City Wall of Nanjing: the Longest Remaining City Wall in China

Nanjing is one of the few cities in China that still have old city walls. The City Wall of Nanjing, built around the ancient city of Nanjing during the reign of Emperor Hongwu of the Ming Dynasty (1368-1644), is the longest remaining city wall in China. It is a constant reminder of its former glories, and today it remains in good condition and has been well preserved.

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History

The City Wall of Nanjing was designed by Emperor Zhu Yuanzhang (1368-1398) after he founded the Ming Dynasty and established Nanjing as the capital 600 years ago. It is made up of four parts – from the outside first there is Outer City, Inner City, Imperial City and Palace City. The City Wall we can see today is mainly the relic of the Inner City.

In expanding the walls, it appears the Hongwu Emperor intended initially to simply add a bulge to the existing walls and encompass the new city to the east. The main north gate would have been the Drum Tower. However, it was decided to bring Lion Hill to the northwest into the city defences for strategic reasons, and this almost doubled the area the walls would encompass. In addition to the original walls of stone and brick, an outer wall was built along the river and to the south as an additional defensive measure. Old maps show that there were close to twenty gates in this rammed earth wall. This outer wall is now long gone, but the names of the gates survive as local place names. Part of the wall on the south shore of Xuanwu Lake was built on the foundations of the old Stone City walls from the Six Dynasties period, and reused many of the bricks from that old wall.

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Construction

The construction of Ming Dynasty City Wall commenced in 1366 and completed in 1386, taking 21 years to complete. There were 200,000 laborers and craftsmen involved in the construction. They were recruited from Jiangsu, Anhui, Jiangxi, Hubei and Hunan provinces. 350 million bricks were made for the wall, and each of the bricks is 40cm long, 20cm wide and 10cm thick. Each brick had stamped on it the place it came from, the overseer’s name, the brick-maker’s name and sometimes the date. This was to ensure that the bricks were well made, and if they broke, they had to be replaced. Many of these stamps remain intact. The entire project cost six million ounces of gold, and one-third of the cost was donated by Shen Wansan, a man of wealth from south of the Yangtze River.

The city wall was completed in four phases: The first phase of the project was to build an imperial palace and rebuild the city wall of the Southern Tang Dynasty (1366-1367); the second phase of the project was to extend the old city wall of Yingtian Prefecture to the bank of the Yangtze River (from 1369-73) and then to start construction of a new city wall; the third phase was to build three city gate castles and 10 other city gates as well; the fourth phase was to continue the outer wall construction (from 1380-86).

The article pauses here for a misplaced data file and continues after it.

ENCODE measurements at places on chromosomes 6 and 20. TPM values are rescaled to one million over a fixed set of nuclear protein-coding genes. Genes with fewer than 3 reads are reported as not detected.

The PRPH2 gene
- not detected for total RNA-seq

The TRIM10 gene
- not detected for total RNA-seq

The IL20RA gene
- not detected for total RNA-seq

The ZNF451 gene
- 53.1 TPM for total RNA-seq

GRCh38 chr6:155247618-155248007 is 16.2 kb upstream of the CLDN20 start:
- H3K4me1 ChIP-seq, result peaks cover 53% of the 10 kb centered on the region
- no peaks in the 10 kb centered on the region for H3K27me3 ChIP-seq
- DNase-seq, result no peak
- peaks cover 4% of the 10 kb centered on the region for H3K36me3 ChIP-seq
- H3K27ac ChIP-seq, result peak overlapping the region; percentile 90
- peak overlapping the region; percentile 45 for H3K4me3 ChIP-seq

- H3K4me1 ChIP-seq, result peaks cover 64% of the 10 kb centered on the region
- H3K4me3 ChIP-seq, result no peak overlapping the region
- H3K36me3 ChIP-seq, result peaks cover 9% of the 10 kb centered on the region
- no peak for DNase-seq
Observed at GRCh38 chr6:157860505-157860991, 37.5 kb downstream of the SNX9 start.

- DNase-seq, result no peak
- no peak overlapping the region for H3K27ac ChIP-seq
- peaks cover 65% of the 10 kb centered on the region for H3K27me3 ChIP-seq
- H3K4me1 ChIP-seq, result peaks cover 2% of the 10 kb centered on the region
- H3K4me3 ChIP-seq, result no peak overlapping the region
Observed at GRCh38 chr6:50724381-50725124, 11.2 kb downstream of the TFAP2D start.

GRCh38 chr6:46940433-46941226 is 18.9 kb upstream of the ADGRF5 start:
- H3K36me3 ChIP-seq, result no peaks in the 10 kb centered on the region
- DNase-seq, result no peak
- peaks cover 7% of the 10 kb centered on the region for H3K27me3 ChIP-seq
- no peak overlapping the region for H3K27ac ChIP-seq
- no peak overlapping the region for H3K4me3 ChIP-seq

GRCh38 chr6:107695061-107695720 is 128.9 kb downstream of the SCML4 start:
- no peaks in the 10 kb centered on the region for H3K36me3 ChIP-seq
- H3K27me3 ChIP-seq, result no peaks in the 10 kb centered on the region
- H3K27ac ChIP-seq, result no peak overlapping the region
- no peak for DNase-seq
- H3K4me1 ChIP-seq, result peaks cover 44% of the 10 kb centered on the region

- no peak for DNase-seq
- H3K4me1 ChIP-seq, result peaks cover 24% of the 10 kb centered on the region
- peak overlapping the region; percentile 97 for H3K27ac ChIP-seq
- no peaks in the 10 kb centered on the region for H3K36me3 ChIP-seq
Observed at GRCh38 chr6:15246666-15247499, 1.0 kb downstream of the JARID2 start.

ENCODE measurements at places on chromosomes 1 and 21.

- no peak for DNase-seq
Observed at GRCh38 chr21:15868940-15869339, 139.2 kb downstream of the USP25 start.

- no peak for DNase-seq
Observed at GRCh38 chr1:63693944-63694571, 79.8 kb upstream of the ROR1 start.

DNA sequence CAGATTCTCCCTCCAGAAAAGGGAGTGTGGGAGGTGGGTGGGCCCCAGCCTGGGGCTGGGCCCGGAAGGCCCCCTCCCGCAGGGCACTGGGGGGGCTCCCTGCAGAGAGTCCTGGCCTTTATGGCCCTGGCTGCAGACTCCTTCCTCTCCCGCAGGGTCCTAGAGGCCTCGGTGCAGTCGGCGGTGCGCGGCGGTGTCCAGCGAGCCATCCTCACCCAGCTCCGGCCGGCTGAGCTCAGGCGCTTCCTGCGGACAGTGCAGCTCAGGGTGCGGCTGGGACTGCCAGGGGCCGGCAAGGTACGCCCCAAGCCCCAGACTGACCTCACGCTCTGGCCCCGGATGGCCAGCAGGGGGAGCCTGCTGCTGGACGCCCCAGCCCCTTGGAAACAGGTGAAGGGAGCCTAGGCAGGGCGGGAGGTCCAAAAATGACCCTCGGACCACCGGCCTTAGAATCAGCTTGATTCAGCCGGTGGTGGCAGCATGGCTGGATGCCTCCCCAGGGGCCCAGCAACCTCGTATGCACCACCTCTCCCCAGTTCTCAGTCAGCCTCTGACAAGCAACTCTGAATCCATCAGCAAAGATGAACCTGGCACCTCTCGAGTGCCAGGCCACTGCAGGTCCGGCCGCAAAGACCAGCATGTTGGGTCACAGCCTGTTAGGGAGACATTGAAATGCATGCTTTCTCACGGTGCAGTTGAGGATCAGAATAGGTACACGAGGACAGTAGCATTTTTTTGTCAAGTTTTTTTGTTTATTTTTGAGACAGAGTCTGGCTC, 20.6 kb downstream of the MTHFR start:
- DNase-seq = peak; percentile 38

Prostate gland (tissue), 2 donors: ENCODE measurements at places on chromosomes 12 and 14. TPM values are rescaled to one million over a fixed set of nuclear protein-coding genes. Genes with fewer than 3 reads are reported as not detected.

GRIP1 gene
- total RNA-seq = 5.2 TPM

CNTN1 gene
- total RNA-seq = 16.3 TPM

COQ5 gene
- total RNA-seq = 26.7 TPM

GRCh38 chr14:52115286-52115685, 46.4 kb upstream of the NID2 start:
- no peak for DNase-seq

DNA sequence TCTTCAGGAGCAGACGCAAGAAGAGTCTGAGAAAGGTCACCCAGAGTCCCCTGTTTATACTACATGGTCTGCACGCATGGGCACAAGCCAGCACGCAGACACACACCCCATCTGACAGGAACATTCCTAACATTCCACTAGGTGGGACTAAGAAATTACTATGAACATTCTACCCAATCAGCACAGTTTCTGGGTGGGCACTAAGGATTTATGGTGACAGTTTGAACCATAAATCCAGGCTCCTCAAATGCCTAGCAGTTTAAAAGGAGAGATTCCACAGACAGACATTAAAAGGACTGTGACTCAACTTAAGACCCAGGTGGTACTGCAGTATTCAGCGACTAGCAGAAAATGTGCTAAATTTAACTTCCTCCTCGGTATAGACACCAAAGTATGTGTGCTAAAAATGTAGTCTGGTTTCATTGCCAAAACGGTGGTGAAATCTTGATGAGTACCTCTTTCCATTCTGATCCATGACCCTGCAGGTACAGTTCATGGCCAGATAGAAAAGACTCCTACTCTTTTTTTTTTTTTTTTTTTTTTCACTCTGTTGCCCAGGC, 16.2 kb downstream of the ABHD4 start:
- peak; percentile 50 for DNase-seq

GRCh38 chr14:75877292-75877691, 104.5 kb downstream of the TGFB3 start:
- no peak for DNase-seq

When the city wall was completed, the unique inner construction meandered for 35.3km while the outer wall spanned more than 60km. Now, the existing length of the wall is 23.7 km. The average height of the wall varies from 14 to 26 meters. The wall foundation is 14 meters wide. The top of the wall varies from 4 to 9 meters in width. The interior and exterior of the wall are made of bricks with gravel, clay and broken bricks rammed between them.

Originally, 13 gates were built on the City Wall of Nanjing. Zhonghua Gate, originally known as Jubao Gate, is the largest castle-style gate among the 13 ancient gates. Zhonghua Gate has four rows of gates, making it almost impregnable, and could house a garrison of 3,000 soldiers in vaults in the front gate building. When walking through, observe the trough in either wall of the second gate, which held a vast stone gate that could be lowered into place.

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Function

Different from ancient city walls in Beijing and Xi’an, the layout of the City Wall of Nanjing is irregular, an exception to the usual square format of these times. The walls were built for military needs and they made full use of the city’s unique terrain, as the city was at the foot of a mountain—a natural barrier to control the commanding elevation with the river as its natural city moat. Because of this, the 60-square-kilometre Nanjing city became strategically located and difficult to reach. On top of the outer wall were 13,616 crenellations, or battlements, for defenders of the city to observe the enemy or dodge arrows. Opposite it was the parapet wall used as a balustrade to keep the defenders and horses safe.

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The wall was carefully designed with a special drainage system to withstand flooding. Aside the top wall there are stone sluices to drain rain and near the wall’s foundation there are further outlets. When it rains, water flows off the top and into drains at the foot of the wall, which empty into the city’s moat.

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Today

Today the 600-year-old city wall of Nanjing still stands. Most of the foundations used granite, rectangle stones or limestone. The walls were packed layer by layer with broken bricks, gravel and yellow earth. All the brickwork joints were poured with mixed lime, water in which glutinous rice had been cooked, and tung oil because the coagulated mixture was very strong. That’s why the city wall has stood for a long time. Standing on the wall, you will see tall ancient trees under your feet.

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Travel Tips:

Recommended attractions of the Ming Dynasty City Wall of Nanjing include Taicheng City, Zhonghua Gate, Yuejiang Tower, and Dongshui Pass (Dongshuiguan).

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